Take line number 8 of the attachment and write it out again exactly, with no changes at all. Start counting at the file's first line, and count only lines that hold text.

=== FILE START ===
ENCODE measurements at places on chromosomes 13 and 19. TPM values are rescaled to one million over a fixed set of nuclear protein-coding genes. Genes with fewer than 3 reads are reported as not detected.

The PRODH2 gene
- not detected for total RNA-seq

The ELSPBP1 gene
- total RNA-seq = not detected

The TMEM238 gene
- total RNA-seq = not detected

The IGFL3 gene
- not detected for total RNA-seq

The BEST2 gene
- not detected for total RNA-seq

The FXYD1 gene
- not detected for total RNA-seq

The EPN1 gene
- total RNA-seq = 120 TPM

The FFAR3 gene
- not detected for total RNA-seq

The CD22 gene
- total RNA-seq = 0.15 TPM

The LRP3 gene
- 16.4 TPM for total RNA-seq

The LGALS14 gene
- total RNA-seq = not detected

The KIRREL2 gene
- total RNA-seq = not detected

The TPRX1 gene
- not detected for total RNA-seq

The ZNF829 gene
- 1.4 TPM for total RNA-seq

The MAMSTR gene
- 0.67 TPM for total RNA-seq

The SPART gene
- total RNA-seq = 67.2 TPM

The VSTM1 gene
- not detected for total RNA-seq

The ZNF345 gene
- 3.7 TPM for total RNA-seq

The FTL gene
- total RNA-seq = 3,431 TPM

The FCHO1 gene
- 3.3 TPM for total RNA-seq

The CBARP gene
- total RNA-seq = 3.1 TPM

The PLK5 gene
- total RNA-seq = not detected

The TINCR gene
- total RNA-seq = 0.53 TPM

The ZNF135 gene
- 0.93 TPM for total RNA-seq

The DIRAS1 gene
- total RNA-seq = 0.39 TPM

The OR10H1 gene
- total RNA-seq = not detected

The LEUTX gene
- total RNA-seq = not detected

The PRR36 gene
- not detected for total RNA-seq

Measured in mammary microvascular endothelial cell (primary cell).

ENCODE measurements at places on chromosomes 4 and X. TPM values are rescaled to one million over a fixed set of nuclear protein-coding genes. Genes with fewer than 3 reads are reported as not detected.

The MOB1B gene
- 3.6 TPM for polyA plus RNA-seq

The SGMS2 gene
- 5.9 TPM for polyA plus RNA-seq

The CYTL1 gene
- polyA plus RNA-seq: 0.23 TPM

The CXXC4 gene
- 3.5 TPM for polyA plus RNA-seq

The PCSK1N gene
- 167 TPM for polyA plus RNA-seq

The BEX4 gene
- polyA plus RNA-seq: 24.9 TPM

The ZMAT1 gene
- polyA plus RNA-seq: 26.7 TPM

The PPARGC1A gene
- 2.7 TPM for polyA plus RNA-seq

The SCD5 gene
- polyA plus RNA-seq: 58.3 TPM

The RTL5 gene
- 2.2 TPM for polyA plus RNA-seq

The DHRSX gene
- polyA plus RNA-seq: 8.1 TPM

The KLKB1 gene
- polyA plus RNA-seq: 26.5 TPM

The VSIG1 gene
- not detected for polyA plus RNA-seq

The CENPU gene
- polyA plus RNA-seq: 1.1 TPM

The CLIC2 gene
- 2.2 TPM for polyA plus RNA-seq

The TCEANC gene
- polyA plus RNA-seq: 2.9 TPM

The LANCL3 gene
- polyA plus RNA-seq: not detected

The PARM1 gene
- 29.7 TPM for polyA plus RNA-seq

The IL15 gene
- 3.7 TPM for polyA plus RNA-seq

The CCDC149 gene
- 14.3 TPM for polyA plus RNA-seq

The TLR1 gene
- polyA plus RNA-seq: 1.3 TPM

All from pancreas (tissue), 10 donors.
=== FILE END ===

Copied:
The IGFL3 gene